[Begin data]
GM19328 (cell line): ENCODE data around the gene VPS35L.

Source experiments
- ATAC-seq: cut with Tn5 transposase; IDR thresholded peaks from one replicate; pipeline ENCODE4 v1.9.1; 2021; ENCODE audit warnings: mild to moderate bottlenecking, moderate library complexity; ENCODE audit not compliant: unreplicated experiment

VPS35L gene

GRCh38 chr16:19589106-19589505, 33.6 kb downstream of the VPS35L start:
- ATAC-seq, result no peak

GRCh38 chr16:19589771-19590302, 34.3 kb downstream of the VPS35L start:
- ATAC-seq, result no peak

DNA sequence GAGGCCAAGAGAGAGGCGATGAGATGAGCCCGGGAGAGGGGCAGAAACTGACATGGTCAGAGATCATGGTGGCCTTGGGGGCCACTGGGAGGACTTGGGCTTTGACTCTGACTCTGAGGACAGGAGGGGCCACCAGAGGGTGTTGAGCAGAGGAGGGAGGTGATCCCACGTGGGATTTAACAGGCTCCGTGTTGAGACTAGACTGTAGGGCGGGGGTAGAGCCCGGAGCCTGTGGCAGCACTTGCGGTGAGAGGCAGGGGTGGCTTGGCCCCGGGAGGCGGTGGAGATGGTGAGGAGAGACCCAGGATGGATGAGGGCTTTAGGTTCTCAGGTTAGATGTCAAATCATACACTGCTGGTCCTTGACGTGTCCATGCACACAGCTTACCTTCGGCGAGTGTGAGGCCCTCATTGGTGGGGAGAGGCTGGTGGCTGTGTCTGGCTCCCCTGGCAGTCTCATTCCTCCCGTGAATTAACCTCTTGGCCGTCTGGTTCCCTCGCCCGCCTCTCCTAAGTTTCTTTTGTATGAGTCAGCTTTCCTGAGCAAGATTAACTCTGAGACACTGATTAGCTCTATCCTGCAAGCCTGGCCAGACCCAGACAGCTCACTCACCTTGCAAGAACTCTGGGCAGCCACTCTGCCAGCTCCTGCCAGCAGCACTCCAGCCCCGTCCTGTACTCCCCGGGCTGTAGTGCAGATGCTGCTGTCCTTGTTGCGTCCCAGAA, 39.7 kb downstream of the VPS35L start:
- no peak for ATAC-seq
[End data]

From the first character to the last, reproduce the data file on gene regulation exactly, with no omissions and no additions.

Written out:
GM19328 (cell line): ENCODE data around the gene VPS35L.

Source experiments
- ATAC-seq: cut with Tn5 transposase; IDR thresholded peaks from one replicate; pipeline ENCODE4 v1.9.1; 2021; ENCODE audit warnings: mild to moderate bottlenecking, moderate library complexity; ENCODE audit not compliant: unreplicated experiment

VPS35L gene

GRCh38 chr16:19589106-19589505, 33.6 kb downstream of the VPS35L start:
- ATAC-seq, result no peak

GRCh38 chr16:19589771-19590302, 34.3 kb downstream of the VPS35L start:
- ATAC-seq, result no peak

DNA sequence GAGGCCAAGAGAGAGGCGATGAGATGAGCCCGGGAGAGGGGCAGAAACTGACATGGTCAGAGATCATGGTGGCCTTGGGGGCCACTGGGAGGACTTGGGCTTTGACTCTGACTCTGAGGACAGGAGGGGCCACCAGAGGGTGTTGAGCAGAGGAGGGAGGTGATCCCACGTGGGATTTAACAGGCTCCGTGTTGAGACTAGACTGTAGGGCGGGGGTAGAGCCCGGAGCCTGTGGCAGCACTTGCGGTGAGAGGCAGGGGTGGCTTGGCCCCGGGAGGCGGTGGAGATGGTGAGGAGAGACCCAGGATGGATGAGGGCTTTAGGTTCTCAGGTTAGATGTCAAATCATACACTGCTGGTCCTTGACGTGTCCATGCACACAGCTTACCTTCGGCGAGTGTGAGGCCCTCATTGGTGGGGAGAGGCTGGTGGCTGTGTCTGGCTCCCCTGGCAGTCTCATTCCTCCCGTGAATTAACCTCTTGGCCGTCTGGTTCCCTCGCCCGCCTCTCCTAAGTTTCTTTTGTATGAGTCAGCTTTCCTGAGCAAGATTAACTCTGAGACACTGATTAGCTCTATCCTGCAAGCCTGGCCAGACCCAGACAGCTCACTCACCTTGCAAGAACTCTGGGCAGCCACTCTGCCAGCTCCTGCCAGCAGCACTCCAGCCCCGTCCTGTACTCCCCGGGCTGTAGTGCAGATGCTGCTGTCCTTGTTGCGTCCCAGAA, 39.7 kb downstream of the VPS35L start:
- no peak for ATAC-seq